After I wrote a story last week, looking at the health-care law’s big public awareness gap, I got a number of comments like this one: “So, since nobody knows what benefits are in the bill, shouldn't you be 'Reporting' what they are?” That came from Bill A, and it was among at least a dozen asking for a better explanation of how the health-care law changes the insurance marketplace.
Bill’s right: I should be reporting on what the health-care law changes about insurance coverage (and I often do). Without any further delay, I thought now would be a good time for a short primer on what the Affordable Care Act will change about insurance benefits come 2014. If there are other questions that seem to be missing from this list, feel free to leave them in comments and I’ll do my best to answer them.
Who qualifies for new benefits? There are a lot of benefits that anyone with insurance coverage will be qualified to receive: Contraceptive coverage without co-pay, for example, or an end to lifetime limits on benefits. The biggest new benefits, however, arguably will go to those who earn less than 400 percent of the federal poverty line. These are the people who will either qualify for insurance subsidies or, in some states, Medicaid coverage (the health-care law extended Medicaid to cover everyone below 133 percent of the poverty line, but the Supreme Court made that expansion optional).
How do I know if that includes me? A chart helps here. The federal poverty line is updated annually, and depends on the number of individuals in a household. Here’s what it looks like in 2012:
These numbers are likely to change a little bit between now and 2014, when benefits roll out. But they give you a sense of who will qualify for insurance subsidies: Any household that earns less than four times the numbers laid out above.
How big are the insurance subsidies? Will they actually make coverage affordable? The health insurance subsidies are on a sliding scale: Those who earn the least get the most generous assistance. The cost of premiums is tethered to a percent of what an individual earns. Again, another chart helps here. This one, via the Kaiser Family Foundation, shows the maximum amount that a household can be expected to pay for insurance premiums, as a percent of income (FPL stands for federal poverty line).
As to the affordability question, we don’t know how much insurance will cost in 2014, given all the change that’s about to happen in the insurance market. The average policy in the individual market cost $6,328 in 2009, the most recent data available from America’s Health Insurance Plans, although there’s huge variation across states.
How do I get the subsidies? The health insurance subsidies are administered as a tax credit, applied annually to the tax burden of each household. Recipients can only use the credits on the health insurance exchanges, the new marketplaces that will launch in 2014 (there is a debate, though, about whether the credits can be used on federally-administered exchanges. For more on that, you can read up here).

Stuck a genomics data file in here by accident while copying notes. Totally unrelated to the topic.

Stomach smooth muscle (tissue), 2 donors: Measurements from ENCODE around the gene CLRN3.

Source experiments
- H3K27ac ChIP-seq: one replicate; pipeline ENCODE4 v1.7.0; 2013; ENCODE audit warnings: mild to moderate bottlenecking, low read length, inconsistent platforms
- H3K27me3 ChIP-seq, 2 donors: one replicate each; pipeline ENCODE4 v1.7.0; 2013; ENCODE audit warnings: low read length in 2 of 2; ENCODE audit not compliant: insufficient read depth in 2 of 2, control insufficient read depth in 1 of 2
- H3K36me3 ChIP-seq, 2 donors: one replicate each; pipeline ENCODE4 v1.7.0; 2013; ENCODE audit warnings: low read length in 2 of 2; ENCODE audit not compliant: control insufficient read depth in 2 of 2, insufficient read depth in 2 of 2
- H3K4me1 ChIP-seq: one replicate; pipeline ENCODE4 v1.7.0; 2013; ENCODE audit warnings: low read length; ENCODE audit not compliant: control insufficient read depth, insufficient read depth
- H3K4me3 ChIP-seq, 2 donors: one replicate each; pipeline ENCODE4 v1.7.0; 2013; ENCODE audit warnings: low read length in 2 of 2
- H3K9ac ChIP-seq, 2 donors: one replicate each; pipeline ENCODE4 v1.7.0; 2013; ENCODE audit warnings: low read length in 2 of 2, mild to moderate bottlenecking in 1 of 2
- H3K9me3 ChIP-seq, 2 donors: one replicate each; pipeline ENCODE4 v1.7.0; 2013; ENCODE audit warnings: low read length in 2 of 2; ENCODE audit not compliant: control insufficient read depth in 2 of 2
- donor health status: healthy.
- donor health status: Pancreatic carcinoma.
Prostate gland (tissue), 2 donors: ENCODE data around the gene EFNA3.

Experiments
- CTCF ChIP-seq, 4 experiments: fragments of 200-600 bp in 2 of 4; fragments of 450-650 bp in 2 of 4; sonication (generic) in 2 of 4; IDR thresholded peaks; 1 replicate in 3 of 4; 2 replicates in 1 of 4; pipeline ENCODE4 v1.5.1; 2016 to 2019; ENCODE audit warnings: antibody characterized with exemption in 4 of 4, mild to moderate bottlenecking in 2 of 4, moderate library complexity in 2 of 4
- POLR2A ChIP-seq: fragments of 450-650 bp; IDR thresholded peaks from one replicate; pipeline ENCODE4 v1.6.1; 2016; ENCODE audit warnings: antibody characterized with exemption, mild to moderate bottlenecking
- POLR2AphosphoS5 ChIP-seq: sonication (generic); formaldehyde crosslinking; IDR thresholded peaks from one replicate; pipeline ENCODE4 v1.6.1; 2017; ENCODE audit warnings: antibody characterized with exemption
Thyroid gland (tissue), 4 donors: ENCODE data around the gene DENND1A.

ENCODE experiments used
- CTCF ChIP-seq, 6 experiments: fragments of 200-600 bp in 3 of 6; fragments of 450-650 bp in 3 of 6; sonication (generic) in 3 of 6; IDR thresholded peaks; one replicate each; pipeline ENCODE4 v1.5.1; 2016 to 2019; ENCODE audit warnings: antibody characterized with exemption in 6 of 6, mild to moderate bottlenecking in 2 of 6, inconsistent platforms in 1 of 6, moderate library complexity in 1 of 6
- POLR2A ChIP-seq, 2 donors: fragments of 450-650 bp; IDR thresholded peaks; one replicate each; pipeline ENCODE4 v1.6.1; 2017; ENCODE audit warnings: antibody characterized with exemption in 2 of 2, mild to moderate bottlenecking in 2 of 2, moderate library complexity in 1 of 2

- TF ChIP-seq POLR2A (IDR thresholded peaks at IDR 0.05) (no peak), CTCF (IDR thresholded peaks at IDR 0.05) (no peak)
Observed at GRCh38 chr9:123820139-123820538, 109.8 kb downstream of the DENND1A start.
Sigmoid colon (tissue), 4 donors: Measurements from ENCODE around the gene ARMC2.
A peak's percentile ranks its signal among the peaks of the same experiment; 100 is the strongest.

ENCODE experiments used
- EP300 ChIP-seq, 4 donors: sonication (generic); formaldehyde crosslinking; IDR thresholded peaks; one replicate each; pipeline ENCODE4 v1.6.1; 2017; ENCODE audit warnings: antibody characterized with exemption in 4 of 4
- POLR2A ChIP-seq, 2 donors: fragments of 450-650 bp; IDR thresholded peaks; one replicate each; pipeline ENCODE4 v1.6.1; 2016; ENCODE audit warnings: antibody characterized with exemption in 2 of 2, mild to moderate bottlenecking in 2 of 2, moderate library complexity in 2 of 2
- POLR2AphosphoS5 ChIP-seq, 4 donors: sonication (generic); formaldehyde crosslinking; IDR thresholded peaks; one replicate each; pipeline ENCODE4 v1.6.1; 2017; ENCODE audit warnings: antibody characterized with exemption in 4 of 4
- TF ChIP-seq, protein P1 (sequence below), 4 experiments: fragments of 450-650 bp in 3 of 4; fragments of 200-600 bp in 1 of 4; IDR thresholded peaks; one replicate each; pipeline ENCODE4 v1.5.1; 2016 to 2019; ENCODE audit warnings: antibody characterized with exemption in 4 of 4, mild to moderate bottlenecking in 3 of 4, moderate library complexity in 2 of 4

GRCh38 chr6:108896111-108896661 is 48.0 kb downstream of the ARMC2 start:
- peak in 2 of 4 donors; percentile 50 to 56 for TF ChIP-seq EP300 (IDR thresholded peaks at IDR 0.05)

It’s also worth noting here that the tax credits are both advanceable and refundable, meaning they’re available to individuals when they purchase coverage (but before they pay taxes) and regardless of whether an individual owes any taxes.
So, do I just get a check to pay for my health benefits? Nope! Perhaps surprisingly, most Americans won’t ever interact with their subsidies. As Tim Jost recently noted in Health Affairs, those subsidies get paid directly to the health insurance plans, rather than the subscriber.
Let’s say my income changes. What income does the government look at? When figuring out who is eligible for what, the federal government will look at a family’s “modified adjusted gross income,” or MAGI in health wonk terminology. MAGI includes any income filed for federal taxes plus foreign income and tax-exempt interest (those last two are traditionally excluded from the federal definition of income).
The challenge here is that taxes only get filed once a year, while income level can change much more often. That’s where the process of “reconciliation” comes in. That's the mechanism by which the government reconciles how much an individual received in health insurance tax subsidies, and how much they were actually eligible for. Here’s an especially helpful explanation, from Jost:
If over the course of the year household income turns out to be greater or less than projected, or if household composition or compliance with other eligibility requirements has changed, the final tax credit may turn out to be greater or less than the amount already paid. If the taxpayer turns out to have been eligible for more than had been paid, the taxpayer gets a refund. If, however, the government has paid more than the taxpayer in fact turns out to be entitled to, the taxpayer must pay the money back.
This all seems pretty confusing. Who is going to explain what this all means for me, specifically? A great question! The health-care law does require states to provide access to “navigators,” individuals who will assist with outreach and help answer questions about best options. There are also non-profit groups, like Enroll America, who are trying to do this kind of work. Insurance agents may also play a role too, given their expertise in the industry.
It’s worth playing around with the Washington Post’s interactive graphic to figure out how the health law affects you.
For those who prefer their news in cartoon form, the Kaiser Family Foundation has put together a fun video that covers much of the information above.